Three people have been charged after a multi-organisational investigation exposed an alleged money laundering syndicate at a Melbourne gaming venue.

Australian Federal Police made the arrests after it was alleged that paying patrons were made to sign-over their winning cheques from electronic gaming machines. 

This has seen the ringleader, a Springvale south woman, 49, along with a man, 63, and a woman, 61, charged with dealing in money reasonably suspected of being the proceeds of crime and engaging in conduct in relation to money or property that was proceeds of general crime. The maximum penalty for the offence is 20 years’ imprisonment.

“Money laundering is the backbone of organised crime activity. Money is the sole reason organised crime exists and targeting how these groups get their ill-gotten profits into legitimate financial systems is a key priority for the AFP,” Acting Assistant Commissioner Raegan Stewart said.

“Licensed clubs and gaming venues should already be on notice that they are a significant risk for money laundering activities, and are often misused by individuals for criminal intent.

“Police target those seeking to profit from selling drugs or stealing from law-abiding citizens, but venues are reminded they cannot turn a blind eye to criminal activity – the risk and consequences for our communities are too high.”

AFP, assisted by the Victorian Gambling and Casino Control Commission, AUSTRAC and National Australia Bank, concluded a 12-month, multi-jurisdictional investigation this week.

This also saw investigators seize more than $170,000 in cash and gold bullions hidden inside the property. 

Police allege that the scheme saw punters paid in cash if they handed over their winning cheques, which would then be issued in the name of a syndicate member. This would later be deposited later into a bank and attributed as legitimate gambling winnings.

“Today we put the whole gambling industry on notice,” commented Annette Kimmitt, VGCCC CEO.

“This money laundering network would still be operating if it wasn’t for the forensic approach taken by our dedicated team of analysts and investigators, who put countless hours into reviewing data and footage, and conducting our own covert operations.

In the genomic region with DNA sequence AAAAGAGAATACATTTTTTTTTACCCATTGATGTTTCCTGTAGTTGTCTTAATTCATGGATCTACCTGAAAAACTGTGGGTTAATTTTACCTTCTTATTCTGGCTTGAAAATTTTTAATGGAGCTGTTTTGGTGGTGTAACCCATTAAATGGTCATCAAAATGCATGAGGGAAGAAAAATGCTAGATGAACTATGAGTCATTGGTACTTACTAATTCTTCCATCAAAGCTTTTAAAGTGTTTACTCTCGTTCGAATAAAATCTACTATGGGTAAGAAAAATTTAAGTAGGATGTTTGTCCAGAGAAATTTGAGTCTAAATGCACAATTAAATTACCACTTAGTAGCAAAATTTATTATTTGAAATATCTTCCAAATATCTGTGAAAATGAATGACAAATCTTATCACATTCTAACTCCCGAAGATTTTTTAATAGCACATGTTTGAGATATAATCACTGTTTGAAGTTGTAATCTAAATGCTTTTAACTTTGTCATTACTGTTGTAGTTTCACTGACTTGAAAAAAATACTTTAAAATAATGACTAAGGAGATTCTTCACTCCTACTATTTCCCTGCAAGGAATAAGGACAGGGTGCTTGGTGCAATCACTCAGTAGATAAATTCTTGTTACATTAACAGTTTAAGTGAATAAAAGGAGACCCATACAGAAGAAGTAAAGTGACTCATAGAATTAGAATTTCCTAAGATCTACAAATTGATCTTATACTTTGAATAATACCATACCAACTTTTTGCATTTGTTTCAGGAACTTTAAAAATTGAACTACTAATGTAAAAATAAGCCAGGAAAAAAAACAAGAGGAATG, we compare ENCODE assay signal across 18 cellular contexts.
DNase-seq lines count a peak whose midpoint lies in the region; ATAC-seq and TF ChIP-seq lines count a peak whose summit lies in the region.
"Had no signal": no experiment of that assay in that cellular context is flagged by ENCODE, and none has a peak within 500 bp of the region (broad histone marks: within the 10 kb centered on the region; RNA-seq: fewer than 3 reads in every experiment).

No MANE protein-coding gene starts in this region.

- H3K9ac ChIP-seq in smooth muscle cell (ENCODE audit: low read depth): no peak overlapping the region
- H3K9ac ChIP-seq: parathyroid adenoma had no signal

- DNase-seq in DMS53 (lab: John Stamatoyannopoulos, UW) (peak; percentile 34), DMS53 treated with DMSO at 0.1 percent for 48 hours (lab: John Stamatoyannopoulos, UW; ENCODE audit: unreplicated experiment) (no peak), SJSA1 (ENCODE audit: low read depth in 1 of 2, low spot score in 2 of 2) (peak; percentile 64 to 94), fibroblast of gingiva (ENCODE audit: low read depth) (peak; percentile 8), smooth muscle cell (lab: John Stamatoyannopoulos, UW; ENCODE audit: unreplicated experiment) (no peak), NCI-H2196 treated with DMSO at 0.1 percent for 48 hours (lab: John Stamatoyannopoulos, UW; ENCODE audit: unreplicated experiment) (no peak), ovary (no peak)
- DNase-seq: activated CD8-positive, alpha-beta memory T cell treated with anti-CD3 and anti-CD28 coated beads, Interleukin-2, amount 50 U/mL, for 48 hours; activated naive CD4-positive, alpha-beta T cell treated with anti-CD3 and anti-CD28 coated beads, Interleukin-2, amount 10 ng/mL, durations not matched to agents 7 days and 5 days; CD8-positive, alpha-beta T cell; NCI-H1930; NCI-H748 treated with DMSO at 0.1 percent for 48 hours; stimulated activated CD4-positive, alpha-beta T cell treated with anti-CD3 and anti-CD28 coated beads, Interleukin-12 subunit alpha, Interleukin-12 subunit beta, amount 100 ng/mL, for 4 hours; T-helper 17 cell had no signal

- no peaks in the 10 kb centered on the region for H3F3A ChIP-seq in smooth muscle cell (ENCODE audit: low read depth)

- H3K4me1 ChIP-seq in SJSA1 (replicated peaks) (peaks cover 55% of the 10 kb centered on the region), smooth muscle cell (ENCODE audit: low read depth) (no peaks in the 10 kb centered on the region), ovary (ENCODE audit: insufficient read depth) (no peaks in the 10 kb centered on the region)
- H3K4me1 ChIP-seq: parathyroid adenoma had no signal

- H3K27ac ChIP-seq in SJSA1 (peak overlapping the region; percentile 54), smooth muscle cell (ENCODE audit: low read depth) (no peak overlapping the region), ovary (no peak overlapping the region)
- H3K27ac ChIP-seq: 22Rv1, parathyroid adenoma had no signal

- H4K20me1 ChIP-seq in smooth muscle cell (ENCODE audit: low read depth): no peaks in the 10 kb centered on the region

“This operation shows that as a new regulator with stronger powers we are watching the gambling industry closely and we will work with other agencies to actively pursue and shut down criminal activity.”

The AFP-led investigation began after an initial report from AUSTRAC, and found that the gaming venue allegedly issued an unusually high number of cheques compared to others. 

It was also found that 73 per cent of these were issued to a select group of patrons, all of which were suspected to be involved in or associated with those laundering illicit funds.

Investigations into the venue and its staff are ongoing, with any breaches of Victorian gambling laws potentially resulting in disciplinary action, ranging from fines to licence cancellation.

“Today’s operation demonstrates the benefit of AUSTRAC working closely with our law enforcement partners and using AUSTRAC’s sophisticated intelligence capabilities to uncover suspicious financial patterns,” noted Jon Brewer, AUSTRAC National Manager Law Enforcement and Industry.

“It is a timely reminder that money laundering can occur in any business without robust controls. This is why AUSTRAC’s role as both a financial intelligence unit and regulator is invaluable: we share our financial intelligence with law enforcement and regulatory partners to inform investigations, and we collaborate with industry to educate businesses to harden their processes to money laundering.”